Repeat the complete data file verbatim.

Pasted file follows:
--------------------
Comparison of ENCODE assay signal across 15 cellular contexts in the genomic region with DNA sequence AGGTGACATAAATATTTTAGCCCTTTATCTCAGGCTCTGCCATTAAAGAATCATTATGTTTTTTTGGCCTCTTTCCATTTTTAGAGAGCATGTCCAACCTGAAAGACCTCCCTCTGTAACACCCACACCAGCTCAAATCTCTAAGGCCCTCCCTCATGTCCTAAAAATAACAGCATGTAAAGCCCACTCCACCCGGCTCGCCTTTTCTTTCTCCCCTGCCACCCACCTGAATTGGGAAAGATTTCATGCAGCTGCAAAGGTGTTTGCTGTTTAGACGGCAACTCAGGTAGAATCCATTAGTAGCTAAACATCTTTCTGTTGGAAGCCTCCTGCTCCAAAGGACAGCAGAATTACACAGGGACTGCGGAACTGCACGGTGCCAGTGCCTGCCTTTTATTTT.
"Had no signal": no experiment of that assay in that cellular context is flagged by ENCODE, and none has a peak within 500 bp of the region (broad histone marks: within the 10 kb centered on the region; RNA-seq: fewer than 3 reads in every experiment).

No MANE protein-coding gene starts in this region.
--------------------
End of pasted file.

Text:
Comparison of ENCODE assay signal across 15 cellular contexts in the genomic region with DNA sequence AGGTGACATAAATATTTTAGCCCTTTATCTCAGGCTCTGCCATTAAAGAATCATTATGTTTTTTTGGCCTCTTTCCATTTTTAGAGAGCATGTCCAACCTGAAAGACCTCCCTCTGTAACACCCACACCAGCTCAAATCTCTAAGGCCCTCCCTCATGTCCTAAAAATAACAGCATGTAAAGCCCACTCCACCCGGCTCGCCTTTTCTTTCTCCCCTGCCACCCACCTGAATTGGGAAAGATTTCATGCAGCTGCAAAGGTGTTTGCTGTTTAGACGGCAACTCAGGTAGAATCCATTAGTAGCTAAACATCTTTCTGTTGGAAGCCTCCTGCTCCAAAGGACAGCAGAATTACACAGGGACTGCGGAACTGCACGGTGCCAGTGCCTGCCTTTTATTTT.
"Had no signal": no experiment of that assay in that cellular context is flagged by ENCODE, and none has a peak within 500 bp of the region (broad histone marks: within the 10 kb centered on the region; RNA-seq: fewer than 3 reads in every experiment).

No MANE protein-coding gene starts in this region.